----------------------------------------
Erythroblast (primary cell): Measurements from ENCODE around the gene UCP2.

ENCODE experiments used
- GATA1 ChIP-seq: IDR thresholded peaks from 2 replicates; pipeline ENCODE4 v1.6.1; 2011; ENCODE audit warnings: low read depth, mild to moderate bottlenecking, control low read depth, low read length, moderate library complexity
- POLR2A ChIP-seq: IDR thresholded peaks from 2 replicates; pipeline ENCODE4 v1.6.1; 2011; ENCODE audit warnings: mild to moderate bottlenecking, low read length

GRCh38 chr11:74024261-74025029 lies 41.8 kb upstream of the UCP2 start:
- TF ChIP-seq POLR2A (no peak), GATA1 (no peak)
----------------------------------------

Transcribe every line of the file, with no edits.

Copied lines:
Erythroblast (primary cell): Measurements from ENCODE around the gene UCP2.

ENCODE experiments used
- GATA1 ChIP-seq: IDR thresholded peaks from 2 replicates; pipeline ENCODE4 v1.6.1; 2011; ENCODE audit warnings: low read depth, mild to moderate bottlenecking, control low read depth, low read length, moderate library complexity
- POLR2A ChIP-seq: IDR thresholded peaks from 2 replicates; pipeline ENCODE4 v1.6.1; 2011; ENCODE audit warnings: mild to moderate bottlenecking, low read length

GRCh38 chr11:74024261-74025029 lies 41.8 kb upstream of the UCP2 start:
- TF ChIP-seq POLR2A (no peak), GATA1 (no peak)